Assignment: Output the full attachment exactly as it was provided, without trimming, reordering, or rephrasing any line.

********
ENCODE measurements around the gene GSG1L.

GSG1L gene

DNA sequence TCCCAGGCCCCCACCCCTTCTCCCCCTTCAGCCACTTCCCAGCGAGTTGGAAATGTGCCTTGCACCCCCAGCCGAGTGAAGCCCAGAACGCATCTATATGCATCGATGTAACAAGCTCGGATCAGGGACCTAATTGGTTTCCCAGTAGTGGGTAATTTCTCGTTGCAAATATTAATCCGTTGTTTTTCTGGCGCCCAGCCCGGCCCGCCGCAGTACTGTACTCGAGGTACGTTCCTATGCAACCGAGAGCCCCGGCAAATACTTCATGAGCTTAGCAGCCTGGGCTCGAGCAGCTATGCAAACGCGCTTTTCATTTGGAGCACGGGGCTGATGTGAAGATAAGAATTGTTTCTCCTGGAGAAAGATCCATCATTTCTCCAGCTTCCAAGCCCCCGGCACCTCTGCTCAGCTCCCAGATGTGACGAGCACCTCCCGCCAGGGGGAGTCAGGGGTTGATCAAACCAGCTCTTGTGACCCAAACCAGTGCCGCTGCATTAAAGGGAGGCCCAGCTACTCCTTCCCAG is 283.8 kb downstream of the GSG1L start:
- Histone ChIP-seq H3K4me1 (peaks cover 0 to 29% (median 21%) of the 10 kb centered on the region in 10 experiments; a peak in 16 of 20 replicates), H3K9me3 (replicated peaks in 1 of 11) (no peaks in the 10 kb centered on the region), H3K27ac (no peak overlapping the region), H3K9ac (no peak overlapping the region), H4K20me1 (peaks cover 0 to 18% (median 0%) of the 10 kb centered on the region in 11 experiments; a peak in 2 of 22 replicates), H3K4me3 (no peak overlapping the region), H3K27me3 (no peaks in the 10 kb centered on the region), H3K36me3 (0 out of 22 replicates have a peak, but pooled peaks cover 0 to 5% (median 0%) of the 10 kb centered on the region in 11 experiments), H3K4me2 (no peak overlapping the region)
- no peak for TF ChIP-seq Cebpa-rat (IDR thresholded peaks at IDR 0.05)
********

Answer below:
ENCODE measurements around the gene GSG1L.

GSG1L gene

DNA sequence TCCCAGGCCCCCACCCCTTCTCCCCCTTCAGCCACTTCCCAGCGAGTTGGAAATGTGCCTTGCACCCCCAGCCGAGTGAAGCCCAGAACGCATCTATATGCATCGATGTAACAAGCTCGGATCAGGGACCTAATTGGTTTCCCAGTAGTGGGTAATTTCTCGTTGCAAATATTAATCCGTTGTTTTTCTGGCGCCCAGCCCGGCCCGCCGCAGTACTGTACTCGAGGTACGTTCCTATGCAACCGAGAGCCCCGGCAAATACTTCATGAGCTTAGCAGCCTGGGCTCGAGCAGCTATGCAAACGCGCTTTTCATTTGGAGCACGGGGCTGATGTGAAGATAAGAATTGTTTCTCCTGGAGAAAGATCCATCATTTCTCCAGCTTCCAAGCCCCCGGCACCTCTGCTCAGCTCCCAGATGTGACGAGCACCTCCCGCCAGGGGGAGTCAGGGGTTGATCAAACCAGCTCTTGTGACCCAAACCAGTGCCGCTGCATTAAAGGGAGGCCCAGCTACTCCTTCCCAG is 283.8 kb downstream of the GSG1L start:
- Histone ChIP-seq H3K4me1 (peaks cover 0 to 29% (median 21%) of the 10 kb centered on the region in 10 experiments; a peak in 16 of 20 replicates), H3K9me3 (replicated peaks in 1 of 11) (no peaks in the 10 kb centered on the region), H3K27ac (no peak overlapping the region), H3K9ac (no peak overlapping the region), H4K20me1 (peaks cover 0 to 18% (median 0%) of the 10 kb centered on the region in 11 experiments; a peak in 2 of 22 replicates), H3K4me3 (no peak overlapping the region), H3K27me3 (no peaks in the 10 kb centered on the region), H3K36me3 (0 out of 22 replicates have a peak, but pooled peaks cover 0 to 5% (median 0%) of the 10 kb centered on the region in 11 experiments), H3K4me2 (no peak overlapping the region)
- no peak for TF ChIP-seq Cebpa-rat (IDR thresholded peaks at IDR 0.05)